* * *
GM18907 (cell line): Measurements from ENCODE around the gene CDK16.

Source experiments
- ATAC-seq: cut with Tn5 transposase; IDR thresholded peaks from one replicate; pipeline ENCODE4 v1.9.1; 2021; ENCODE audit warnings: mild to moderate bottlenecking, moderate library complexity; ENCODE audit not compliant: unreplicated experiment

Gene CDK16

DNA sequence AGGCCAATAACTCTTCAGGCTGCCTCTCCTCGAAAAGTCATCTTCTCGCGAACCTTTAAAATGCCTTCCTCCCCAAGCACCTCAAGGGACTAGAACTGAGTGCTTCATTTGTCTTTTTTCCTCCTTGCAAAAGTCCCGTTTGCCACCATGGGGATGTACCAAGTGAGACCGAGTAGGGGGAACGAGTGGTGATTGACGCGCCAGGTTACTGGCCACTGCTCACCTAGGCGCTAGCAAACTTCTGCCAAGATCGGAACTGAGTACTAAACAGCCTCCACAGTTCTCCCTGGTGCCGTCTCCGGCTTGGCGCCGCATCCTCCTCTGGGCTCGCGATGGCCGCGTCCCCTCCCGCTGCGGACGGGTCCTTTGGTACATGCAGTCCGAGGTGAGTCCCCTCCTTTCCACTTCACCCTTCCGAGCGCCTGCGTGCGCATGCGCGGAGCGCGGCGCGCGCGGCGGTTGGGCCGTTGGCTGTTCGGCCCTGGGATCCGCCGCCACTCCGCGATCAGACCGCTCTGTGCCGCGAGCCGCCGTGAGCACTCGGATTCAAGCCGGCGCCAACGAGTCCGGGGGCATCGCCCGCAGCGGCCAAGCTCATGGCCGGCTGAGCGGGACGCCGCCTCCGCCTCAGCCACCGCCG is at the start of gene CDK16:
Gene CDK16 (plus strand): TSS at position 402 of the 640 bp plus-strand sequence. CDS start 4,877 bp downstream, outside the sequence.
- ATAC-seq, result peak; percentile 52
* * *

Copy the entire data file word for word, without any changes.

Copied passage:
GM18907 (cell line): Measurements from ENCODE around the gene CDK16.

Source experiments
- ATAC-seq: cut with Tn5 transposase; IDR thresholded peaks from one replicate; pipeline ENCODE4 v1.9.1; 2021; ENCODE audit warnings: mild to moderate bottlenecking, moderate library complexity; ENCODE audit not compliant: unreplicated experiment

Gene CDK16

DNA sequence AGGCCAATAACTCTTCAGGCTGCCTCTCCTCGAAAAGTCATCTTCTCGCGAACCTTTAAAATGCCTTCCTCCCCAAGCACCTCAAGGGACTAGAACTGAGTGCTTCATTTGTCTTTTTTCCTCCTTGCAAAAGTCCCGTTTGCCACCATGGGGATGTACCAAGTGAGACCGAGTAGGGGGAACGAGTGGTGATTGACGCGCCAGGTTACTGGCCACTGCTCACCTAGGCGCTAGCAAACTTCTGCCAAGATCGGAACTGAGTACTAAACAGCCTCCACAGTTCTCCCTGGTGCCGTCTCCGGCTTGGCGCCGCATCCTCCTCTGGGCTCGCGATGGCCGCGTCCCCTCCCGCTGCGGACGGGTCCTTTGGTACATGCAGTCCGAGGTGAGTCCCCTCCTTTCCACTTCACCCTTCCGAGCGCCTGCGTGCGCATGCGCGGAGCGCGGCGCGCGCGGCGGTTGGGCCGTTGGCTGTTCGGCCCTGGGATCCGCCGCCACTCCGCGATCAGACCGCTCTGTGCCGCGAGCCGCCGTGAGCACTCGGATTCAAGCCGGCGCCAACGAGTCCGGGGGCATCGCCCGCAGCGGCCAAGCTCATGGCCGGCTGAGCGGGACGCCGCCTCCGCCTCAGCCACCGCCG is at the start of gene CDK16:
Gene CDK16 (plus strand): TSS at position 402 of the 640 bp plus-strand sequence. CDS start 4,877 bp downstream, outside the sequence.
- ATAC-seq, result peak; percentile 52